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Tribulations of Mark: Part 6

Updated on February 26, 2021
Patkay profile image

I got my interest in writing while in primary school. I enjoy creating stories that can be read by people. And I am the first to read them.

The Court Room

Continued from Part 5

The police land-rover drove along Moi Avenue switching between lanes without courtesy while overtaking. The police vehicle was carrying a group of around eight suspects.

At the back of the land-rover sat three stone-faced police officers preventing the suspects from jumping out and making a run for it. The way they held their guns suggested that they were ready to turn anyone into history by the simple act of pulling a trigger.

Despite their expressionless faces, the officers were trying to befriend the suspects by asking if there was anyone ready to talk. All the suspects remained mum, with sullen faces.

Looking at them, you could see that most of them had just been picked from the streets as they looked for their day to day bread. Two or three looked like real criminals, but it was hard to tell.

“You mean you don’t have any money with you?” One of the officers asked. “Even you in a grey suit. You can buy your freedom.” He added as an afterthought pointing at Mark with the muzzle of his gun.

None of them spoke and this made him give a mirthless grin, “then today you will be guests of the government.”

A Kenyan Police Vehicle

Kenya Police Vehicle
Kenya Police Vehicle | Source

His Handcuffed Fist Was Shaking in Anger

Mark just stared at the three cops. He was so angry that he felt his handcuffed fists shaking. He had been wronged and instead of the guilty ones paying for their crimes, it was the offended ones who were suffering.

In a morally corrupt world, the guilty ones had their way and say. The police vehicle came to a sudden stop near Jeevanjee Gardens. Before they could know what was happening, two more suspects lifted high in the sky were thrown inside the land-rover like bags of maize.

They lay prostrate for a moment before waking up and looking for a place to sit in the now overcrowded vehicle.

The police vehicle swerved suddenly making them bump into each other. They found themselves inside Central Police Station.

They were pushed, shoved and kicked as they came out of the vehicle. They were herded towards the reception area where they would be booked in.

The place was a beehive of activity as people were coming in and going out. Suspects coming in as free men and ending being held as criminals waiting for judgment.

Whether you were guilty or not, it did not matter. In Kenya, a suspect was always guilty until proven innocent.

The Suspects Were Harassed

The place was chaotic and demoralizing. Orders, commands were shouted by harsh officers with sagging paunches. The suspects were being harassed without the care of their human rights.

Mark, despite being angry was worried. He did not know which charge would be preferred against him. He knew it was easy to be framed and end up with a charge like a robbery with violence.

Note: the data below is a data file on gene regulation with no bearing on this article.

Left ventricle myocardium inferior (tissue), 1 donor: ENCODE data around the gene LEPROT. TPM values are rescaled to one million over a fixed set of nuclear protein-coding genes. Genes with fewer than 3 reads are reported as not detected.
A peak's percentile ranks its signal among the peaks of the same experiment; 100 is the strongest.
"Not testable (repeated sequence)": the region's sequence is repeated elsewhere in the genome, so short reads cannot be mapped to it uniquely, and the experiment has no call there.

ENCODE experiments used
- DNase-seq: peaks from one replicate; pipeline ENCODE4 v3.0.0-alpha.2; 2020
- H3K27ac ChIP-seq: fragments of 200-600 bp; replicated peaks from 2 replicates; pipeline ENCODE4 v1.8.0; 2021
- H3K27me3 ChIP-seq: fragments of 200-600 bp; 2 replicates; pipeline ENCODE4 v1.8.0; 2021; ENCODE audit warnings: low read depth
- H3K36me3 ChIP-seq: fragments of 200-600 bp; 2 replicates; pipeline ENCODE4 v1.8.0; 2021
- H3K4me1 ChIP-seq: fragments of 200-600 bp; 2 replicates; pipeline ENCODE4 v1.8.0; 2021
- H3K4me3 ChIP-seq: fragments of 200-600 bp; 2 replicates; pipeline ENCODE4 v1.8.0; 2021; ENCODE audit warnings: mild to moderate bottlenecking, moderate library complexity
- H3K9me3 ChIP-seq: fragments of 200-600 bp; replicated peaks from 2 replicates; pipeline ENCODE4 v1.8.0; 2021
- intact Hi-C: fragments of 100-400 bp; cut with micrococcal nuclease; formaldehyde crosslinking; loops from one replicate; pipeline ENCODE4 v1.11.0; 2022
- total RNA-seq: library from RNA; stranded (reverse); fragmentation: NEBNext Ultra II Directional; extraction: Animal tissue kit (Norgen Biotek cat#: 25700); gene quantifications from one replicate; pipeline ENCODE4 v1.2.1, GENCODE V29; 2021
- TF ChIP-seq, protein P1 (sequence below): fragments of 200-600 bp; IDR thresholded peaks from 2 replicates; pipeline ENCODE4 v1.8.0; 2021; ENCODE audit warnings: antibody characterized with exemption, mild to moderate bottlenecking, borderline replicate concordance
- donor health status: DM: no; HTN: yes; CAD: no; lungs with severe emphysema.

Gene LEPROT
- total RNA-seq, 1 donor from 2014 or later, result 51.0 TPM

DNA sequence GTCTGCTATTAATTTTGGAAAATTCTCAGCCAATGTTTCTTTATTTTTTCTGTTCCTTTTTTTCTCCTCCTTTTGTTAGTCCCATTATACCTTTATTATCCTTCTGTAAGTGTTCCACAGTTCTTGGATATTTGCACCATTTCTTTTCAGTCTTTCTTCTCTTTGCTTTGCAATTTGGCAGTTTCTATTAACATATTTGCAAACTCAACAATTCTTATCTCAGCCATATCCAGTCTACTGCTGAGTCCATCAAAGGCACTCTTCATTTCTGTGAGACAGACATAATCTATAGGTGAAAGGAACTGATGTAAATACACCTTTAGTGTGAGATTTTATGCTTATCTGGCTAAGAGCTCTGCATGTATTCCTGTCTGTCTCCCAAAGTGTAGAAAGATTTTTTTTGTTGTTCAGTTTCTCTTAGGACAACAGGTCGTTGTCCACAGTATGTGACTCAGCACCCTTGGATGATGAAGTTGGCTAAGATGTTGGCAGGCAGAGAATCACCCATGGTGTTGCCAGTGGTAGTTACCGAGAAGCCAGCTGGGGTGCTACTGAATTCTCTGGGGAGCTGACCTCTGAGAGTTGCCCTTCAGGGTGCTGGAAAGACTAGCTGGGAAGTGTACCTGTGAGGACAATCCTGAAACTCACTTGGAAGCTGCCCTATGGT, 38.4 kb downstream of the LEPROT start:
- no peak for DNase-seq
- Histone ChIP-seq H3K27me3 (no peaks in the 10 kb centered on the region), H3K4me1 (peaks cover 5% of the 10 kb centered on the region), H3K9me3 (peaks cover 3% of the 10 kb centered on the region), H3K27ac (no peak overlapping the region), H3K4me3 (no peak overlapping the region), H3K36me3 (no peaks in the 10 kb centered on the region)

When the charge sheet came, the crime was one he had not committed, it read, ‘being drunk and disorderly’. For that, it meant they would be handled as petty offenders. They would be taken to court that very same day.

The petty offenders were taken to a cell as they waited for their names to be called. It was filled to capacity with other petty offenders who had been arrested over the weekend.

They were pushed inside and the door closed shut. Inside it was suffocating with so many people crammed into such a small space. The walls of the small prison were cold and sweating.

There was much noise coming from the occupants. Some were calling their friends and relatives using borrowed mobile phones, while others were silent and wore sullen faces.

It was fifty six minutes later when they were taken to the courtroom, and it seemed like an eternity to Mark. He was tired and he had sweat coming from every pore of his body.

The offenders had been grouped according to their crimes. The largest of the group were those found to be drunken and disorderly. It was mostly comprised of young men, some barely twenty-one years of age.

The Charges Were Read to Them

All of them were made to stand on the bench and then the charge was read to them. Mark was not listening to the bespectacled prosecutor as he read the charge.

Neither was he listening to the fat-faced judge as he asked the group if they accepted the accusation. He was deep in thought and lost in his own world. Questioning himself. Finding no answers to his own questions.

It is only after when he heard the other co-accused persons say, ‘yes your honour,’ in unison that his mind came back into the courtroom. He starred at the judge and tried to focus his wandering mind on him as he flipped some papers in front of him.

He saw him pick one sheet of paper and bring it close to his fat face. The judge cleared his throat violently.

“You have been fined two thousand shillings or four months in jail.” He reached for his gavel and struck it against a sound block to punctuate the ruling.

This content is accurate and true to the best of the author’s knowledge and is not meant to substitute for formal and individualized advice from a qualified professional.

© 2011 Patrick Kamau


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